Arts feature

Dispatch from Venice

Roderick Conway Morris on how the city is trying new ways to overcome its economic crisis When the Venice Biennale was founded in 1895 it was in many ways a response to the crisis facing the city. No longer an independent republic and marginalised in the newly re-unified Kingdom of Italy, Venice was seeking ways

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Celebrating diversity

Summer Exhibition Royal Academy, until 16 August Every year the Summer Exhibition arrives with promises of innovation and difference, every year it’s much the same. People gamely ask ‘what’s it like this year?’, and the imaginative struggle for a novel way to describe it. Yet its great strength is its unchangeability — the extraordinary (occasionally

Brooding Prince

Hamlet Wyndhams Arcadia Duke of York’s ‘No one can do the definitive Hamlet. It’s too big for that. But you can do an enormous amount.’ Wise words. Jude Law’s as it happens. All Hamlets fail and it’s a great tribute that Law’s fails remarkably little. His stage presence is thrilling, intense and highly athletic, and

Blood will have blood

Julius Caesar Courtyard Theatre, Stratford-upon-Avon Romulus and Remus, at least in the flesh, aren’t usually numbered among the dramatis personae of Shakespeare’s Julius Caesar. The famous sculpture of the she-wolf suckling Rome’s founding twins is a not unfamilar sight in modern productions. It’s also favoured by Lucy Bailey as an iconic image for launching her

In praise of Diaghilev

I wish I had been at the Châtelet Theatre in Paris on the evening of 18 May 1909 for the dress rehearsal of the new Saison Russe, organised by Sergei Pavlovich Diaghilev, or ‘de’ Diaghilev as he liked to be called. I wish I had been at the Châtelet Theatre in Paris on the evening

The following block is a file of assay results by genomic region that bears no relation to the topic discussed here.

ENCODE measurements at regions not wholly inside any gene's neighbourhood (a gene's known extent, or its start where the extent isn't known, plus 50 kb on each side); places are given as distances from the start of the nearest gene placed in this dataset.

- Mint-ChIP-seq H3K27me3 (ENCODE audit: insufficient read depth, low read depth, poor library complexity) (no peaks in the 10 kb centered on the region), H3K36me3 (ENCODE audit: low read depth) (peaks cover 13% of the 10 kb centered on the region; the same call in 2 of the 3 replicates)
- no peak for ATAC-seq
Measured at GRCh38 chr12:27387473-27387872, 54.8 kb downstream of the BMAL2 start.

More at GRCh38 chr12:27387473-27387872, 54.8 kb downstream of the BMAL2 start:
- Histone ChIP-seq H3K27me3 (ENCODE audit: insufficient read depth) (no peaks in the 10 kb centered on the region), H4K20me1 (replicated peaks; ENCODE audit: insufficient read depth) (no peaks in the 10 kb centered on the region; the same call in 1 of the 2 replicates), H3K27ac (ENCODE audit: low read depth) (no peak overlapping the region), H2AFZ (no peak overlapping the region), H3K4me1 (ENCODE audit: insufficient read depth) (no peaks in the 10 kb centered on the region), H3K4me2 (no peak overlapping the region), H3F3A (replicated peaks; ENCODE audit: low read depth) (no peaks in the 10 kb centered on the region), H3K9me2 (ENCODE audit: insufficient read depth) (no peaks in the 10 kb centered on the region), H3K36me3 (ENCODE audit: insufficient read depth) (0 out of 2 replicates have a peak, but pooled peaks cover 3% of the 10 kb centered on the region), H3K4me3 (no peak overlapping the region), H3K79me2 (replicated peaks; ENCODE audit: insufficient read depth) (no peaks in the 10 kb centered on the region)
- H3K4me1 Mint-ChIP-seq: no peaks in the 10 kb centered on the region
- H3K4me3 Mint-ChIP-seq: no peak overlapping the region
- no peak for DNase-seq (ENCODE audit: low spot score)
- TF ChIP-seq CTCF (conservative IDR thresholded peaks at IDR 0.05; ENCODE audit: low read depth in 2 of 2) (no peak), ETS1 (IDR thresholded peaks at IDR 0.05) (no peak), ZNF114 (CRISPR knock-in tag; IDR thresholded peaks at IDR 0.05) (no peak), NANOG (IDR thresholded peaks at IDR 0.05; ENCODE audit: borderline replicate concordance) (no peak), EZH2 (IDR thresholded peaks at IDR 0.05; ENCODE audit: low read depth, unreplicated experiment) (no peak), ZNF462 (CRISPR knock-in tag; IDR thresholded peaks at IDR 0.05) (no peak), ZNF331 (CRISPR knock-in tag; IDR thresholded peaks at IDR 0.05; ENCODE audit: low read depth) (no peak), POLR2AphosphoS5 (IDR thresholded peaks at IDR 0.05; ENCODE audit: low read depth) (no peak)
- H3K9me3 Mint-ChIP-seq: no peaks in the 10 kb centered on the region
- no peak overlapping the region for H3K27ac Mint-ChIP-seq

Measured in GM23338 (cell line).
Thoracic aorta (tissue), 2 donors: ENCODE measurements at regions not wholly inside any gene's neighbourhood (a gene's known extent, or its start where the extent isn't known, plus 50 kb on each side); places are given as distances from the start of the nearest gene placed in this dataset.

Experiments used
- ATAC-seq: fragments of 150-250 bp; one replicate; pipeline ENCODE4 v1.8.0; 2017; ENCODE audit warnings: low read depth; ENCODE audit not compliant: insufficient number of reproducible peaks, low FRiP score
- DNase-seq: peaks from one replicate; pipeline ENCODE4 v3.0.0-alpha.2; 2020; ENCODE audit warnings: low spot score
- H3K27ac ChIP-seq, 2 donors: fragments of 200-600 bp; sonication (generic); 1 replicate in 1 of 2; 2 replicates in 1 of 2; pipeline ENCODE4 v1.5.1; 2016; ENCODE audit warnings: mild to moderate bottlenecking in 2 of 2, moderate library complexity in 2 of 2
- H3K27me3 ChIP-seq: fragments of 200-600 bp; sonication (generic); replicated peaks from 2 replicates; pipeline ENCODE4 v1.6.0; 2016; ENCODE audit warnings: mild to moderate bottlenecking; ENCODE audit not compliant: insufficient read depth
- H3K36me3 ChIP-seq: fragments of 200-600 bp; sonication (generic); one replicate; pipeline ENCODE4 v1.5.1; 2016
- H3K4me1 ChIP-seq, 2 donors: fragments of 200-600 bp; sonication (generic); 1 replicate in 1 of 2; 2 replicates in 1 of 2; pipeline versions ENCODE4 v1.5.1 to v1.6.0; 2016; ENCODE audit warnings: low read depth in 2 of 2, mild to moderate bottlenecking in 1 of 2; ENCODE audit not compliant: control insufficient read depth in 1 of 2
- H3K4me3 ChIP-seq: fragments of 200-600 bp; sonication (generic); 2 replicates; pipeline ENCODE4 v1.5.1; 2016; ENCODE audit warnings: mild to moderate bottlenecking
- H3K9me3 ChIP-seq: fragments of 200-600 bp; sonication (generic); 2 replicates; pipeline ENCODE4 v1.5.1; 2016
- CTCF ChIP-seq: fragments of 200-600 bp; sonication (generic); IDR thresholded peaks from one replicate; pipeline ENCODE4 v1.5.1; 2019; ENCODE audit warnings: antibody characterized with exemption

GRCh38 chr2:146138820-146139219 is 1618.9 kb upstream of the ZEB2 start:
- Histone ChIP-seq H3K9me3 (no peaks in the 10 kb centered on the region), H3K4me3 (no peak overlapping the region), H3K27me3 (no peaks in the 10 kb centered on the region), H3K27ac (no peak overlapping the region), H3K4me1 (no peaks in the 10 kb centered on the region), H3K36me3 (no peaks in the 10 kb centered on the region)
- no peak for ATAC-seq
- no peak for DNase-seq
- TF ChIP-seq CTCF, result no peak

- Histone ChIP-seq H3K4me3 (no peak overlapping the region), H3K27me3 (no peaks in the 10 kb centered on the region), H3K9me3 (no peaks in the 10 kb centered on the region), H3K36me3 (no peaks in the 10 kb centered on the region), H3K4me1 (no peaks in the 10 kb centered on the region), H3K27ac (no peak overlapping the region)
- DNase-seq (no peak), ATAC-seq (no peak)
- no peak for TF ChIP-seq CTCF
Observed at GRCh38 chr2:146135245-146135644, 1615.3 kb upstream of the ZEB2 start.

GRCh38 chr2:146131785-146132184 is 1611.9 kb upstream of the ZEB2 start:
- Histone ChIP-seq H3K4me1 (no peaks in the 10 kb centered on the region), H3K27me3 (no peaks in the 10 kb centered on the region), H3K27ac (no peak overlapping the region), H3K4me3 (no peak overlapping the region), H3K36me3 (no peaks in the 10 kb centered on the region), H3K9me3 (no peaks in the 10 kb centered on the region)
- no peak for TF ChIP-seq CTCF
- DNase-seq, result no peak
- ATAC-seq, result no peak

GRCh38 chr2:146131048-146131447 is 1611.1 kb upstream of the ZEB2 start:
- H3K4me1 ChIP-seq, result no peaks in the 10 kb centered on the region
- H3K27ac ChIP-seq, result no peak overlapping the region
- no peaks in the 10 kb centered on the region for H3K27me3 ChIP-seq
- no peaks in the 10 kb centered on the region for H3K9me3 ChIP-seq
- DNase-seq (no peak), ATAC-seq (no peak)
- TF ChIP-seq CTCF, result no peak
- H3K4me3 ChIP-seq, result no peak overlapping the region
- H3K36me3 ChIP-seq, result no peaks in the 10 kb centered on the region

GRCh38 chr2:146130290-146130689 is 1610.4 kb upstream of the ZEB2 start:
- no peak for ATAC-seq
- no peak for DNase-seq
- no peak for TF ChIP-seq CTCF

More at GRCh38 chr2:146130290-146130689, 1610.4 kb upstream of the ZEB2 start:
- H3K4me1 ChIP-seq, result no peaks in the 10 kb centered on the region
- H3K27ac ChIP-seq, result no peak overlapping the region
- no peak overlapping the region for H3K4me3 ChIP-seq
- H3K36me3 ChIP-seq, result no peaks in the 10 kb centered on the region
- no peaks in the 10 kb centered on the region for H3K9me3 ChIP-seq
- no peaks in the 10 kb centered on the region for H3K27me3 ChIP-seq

Blank canvas

Lulu Royal Opera House It’s not often that I have felt so disinclined to write a piece about the past week’s opera-going, especially when it was an occasion I had looked forward to so much: Berg’s second opera Lulu, one of the strangest works in the repertoire, but even if not a masterpiece — it’s

Poster hero

Looking for Eric 15, Nationwide Looking for Eric is Ken Loach’s latest film, and while one worships Ken Loach generally and his early work in particular — Cathy Come Home; Family Life; Kes; all of which will still blow your socks off today — I’m just not at all sure about this. I mean, it’s

Electric guitar heaven

Like most addicts I have become accustomed to smuggling stuff into my own house. In the old days it was bottles of Scotch or wine. More recently it has been a couple of hundred quid’s worth of CDs after a binge in HMV.  The trouble with CDs is that they take up so much space.

Access all areas

‘Visualisation’ is the latest buzzword at BBC Radio. ‘Visualisation’ is the latest buzzword at BBC Radio. ‘Audiences,’ announces the press release, ‘will be able to watch some of their favourite radio shows being broadcast.’ (Note the use of the word ‘audiences’; we’re no longer thought of as mere listeners.) There’ll be ‘glanceable’ content, webcam streams,

Fantastical joke

‘Hi, my name is Kröd Mändoon, and I’ll be your liberator this evening!’ says the hero of Kröd Mändoon and the Flaming Sword of Fire (BBC2, Thursday) as he bursts into a dungeon. ‘Hi, my name is Kröd Mändoon, and I’ll be your liberator this evening!’ says the hero of Kröd Mändoon and the Flaming

Show stopper

You have probably idly wondered, as you stood in a queue for the loos at Chelsea Flower Show, why the Royal Horticultural Society stages its greatest flower show of the year in the week before the Whitsun Bank Holiday. Late May is good for irises, Oriental poppies, alliums, hardy geraniums, seed-raised verbascums, lilacs, wisteria and


Liz Suggests

A few years ago I was given the Rough Guide to Shakespeare by Andrew Dickson. If you, like me, need to be reminded of the plot of some of Shakespeare’s plays it is an invaluable guide, giving a synopsis, a history of adaptations, further reading material and a list of filmed versions. And this summer